China to overtake the U.S. economy

In the 1970s and 1980s it was Japan that was going to take out the United States as the economy of the future. Now the new kid on the block is China. Of course, we all know what happened with Japan, which now ranks as the third largest economy in the world. China has a different story and historical perspective can provide some guidance.

For nearly 500 years until 1830, China was the world’s leading economy with approximately 30% of global gross domestic product (GDP). The rise of Western Europe and America since the mid-1800s placed China in the middle of the pack. However, starting in the 1990s, China accelerated rapidly with its policy of autocratic capitalism. For example, China was the world’s ninth largest economy in the year 2000, and now 14 years later is ranked second, generating approximately $8 trillion in GDP.

However, recent headlines in leading world economic and financial publications such as the Economist magazine, Financial Times and The New York Times suggest China may take over the number one seed possibly this year. How could this be?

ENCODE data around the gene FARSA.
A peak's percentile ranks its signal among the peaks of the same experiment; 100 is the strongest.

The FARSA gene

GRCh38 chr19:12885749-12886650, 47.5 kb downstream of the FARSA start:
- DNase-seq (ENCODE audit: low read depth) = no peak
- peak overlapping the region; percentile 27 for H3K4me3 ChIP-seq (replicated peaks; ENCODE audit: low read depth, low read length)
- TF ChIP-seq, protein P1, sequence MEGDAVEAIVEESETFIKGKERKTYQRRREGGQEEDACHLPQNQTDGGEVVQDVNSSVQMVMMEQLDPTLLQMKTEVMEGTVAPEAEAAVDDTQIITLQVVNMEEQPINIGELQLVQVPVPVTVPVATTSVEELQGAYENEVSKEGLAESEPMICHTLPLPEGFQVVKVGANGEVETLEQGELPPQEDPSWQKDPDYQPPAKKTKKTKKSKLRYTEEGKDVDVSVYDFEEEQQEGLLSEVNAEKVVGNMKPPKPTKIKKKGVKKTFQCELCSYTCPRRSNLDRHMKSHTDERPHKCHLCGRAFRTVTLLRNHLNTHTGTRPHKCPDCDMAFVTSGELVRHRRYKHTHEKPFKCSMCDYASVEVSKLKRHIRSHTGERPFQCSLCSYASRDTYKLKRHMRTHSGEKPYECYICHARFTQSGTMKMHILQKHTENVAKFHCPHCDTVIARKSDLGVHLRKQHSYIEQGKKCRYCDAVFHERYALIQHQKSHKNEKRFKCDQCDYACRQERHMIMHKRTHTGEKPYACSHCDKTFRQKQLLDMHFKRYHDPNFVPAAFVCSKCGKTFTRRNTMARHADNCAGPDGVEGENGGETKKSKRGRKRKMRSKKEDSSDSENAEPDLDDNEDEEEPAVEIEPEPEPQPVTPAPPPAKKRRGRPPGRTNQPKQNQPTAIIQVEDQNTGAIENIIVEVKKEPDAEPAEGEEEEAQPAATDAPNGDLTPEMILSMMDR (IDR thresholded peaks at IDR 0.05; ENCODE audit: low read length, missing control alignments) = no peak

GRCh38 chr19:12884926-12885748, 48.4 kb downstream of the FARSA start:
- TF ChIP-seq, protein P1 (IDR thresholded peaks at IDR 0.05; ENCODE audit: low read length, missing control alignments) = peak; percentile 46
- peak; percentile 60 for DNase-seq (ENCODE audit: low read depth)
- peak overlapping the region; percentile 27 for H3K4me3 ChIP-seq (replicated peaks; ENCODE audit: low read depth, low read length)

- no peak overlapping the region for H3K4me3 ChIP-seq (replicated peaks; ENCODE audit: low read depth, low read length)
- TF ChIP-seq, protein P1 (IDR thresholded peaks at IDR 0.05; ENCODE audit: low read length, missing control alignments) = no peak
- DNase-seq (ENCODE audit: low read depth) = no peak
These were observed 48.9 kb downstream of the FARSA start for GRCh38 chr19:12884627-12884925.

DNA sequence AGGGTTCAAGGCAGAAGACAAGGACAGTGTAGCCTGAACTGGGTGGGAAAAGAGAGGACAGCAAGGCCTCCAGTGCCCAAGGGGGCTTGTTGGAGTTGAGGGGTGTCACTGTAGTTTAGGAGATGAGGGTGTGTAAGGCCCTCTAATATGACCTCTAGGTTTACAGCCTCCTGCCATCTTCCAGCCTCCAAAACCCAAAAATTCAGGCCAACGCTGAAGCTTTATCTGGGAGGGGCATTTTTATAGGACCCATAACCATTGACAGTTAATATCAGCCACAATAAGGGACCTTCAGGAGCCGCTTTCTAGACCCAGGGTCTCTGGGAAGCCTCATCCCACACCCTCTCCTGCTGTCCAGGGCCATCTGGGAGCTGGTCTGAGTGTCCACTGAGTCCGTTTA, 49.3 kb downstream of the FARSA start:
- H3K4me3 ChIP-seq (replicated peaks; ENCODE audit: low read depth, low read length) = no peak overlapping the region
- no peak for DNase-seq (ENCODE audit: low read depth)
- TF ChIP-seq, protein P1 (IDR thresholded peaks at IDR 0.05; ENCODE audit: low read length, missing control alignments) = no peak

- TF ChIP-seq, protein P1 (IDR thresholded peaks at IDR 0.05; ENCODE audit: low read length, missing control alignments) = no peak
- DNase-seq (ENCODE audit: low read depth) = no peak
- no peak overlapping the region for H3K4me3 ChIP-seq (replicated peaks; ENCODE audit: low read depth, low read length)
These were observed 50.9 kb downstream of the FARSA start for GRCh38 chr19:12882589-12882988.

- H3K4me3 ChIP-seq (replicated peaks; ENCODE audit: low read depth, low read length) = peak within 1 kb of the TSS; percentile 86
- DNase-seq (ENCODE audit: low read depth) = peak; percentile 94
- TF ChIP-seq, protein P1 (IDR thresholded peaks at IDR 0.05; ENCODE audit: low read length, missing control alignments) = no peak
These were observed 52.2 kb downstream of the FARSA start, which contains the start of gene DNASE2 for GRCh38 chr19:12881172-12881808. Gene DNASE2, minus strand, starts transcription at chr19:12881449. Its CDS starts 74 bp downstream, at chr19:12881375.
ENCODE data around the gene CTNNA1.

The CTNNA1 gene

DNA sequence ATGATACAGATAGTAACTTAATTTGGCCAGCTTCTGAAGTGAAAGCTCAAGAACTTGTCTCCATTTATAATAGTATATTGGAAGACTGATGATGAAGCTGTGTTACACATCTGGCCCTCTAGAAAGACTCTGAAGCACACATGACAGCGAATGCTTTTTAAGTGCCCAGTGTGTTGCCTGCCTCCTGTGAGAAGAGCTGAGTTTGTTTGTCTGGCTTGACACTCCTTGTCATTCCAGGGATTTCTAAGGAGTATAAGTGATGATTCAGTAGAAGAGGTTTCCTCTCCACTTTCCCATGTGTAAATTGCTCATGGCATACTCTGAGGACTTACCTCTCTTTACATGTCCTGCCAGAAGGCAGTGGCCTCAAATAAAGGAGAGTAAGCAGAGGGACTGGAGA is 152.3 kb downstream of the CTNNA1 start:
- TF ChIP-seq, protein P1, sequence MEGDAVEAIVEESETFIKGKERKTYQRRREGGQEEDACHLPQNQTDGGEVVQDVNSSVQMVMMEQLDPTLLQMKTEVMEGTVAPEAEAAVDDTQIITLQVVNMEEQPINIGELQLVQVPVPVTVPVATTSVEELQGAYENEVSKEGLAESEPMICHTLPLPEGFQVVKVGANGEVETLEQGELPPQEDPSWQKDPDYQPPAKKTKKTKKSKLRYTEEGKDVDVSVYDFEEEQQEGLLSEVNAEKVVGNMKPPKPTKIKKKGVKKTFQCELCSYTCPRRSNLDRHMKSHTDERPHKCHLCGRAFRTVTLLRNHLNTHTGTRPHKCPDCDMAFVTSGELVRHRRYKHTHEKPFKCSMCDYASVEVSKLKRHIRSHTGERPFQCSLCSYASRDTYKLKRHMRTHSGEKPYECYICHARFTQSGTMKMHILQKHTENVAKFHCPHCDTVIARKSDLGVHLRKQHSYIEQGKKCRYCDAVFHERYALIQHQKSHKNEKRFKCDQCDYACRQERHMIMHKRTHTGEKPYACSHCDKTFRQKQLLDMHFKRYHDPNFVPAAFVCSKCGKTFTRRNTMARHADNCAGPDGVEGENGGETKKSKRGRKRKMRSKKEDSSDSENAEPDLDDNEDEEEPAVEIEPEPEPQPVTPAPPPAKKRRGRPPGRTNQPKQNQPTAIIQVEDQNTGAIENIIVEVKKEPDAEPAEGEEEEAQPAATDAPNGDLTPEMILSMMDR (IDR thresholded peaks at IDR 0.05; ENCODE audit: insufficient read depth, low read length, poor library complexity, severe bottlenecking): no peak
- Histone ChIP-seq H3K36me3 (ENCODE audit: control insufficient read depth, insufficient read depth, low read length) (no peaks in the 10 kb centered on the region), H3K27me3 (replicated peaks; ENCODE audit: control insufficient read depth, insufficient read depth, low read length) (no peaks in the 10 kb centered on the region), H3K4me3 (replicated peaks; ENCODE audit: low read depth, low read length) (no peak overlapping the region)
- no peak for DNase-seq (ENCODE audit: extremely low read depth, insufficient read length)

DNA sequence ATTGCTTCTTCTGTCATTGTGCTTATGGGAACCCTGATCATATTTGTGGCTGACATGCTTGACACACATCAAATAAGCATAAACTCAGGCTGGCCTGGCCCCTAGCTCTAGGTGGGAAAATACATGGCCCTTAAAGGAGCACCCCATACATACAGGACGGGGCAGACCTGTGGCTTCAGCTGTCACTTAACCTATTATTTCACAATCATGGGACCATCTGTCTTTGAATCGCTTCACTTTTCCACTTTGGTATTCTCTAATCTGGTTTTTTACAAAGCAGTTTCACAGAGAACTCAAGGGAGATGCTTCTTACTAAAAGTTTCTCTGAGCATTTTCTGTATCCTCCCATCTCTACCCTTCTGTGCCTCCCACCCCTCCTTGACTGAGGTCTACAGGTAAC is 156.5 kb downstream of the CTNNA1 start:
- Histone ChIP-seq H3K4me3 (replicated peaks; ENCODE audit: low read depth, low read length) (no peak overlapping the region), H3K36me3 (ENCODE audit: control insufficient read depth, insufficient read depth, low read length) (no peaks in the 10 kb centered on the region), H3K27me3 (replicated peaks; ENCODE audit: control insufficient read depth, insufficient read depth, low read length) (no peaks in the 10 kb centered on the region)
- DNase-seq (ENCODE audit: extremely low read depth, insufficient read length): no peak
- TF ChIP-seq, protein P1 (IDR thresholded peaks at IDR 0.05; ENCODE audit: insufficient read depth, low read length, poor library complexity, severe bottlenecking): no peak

The International Comparison Program, hosted by the World Bank, just released new figures ranking world economies based upon purchasing power parity, or what money can buy. That is, the basic Chinese haircut is cheaper than the same haircut in the U.S. There is no pressure on market exchange rates to equalize because Americans do not travel to China just to get a haircut. Another way to approach purchasing power parity is the Big Mac index. McDonalds’ Big Mac has the same ingredients whether it is in Moscow, New York, or Beijing. Purchasing power is ascertained by how much of a currency it takes to purchase a Big Mac around the world.

Since the financial crisis, China has generated approximately 25% of global growth. However, despite this growth, living standards of Chinese are far below developed countries and are unlikely to catch up with people of the rich nations. Is the Chinese economic data accurate? Yes and no. Many financial leaders suggest China’s actual growth rate is lagging behind reported figures by looking at measures such as electrical use and money supply. In China there is also a large underground economy and local leaders will oftentimes overestimate growth rate figures to improve their chances of promotion within the party.

One aspect can be drawn from this analysis. China is a rising economic power and with that status it will become a bigger partner in world economic trade. It will require China to step up to the plate in environmental and social issues and they will be criticized by neighboring countries that are sometimes threatened, particularly in that region of the world.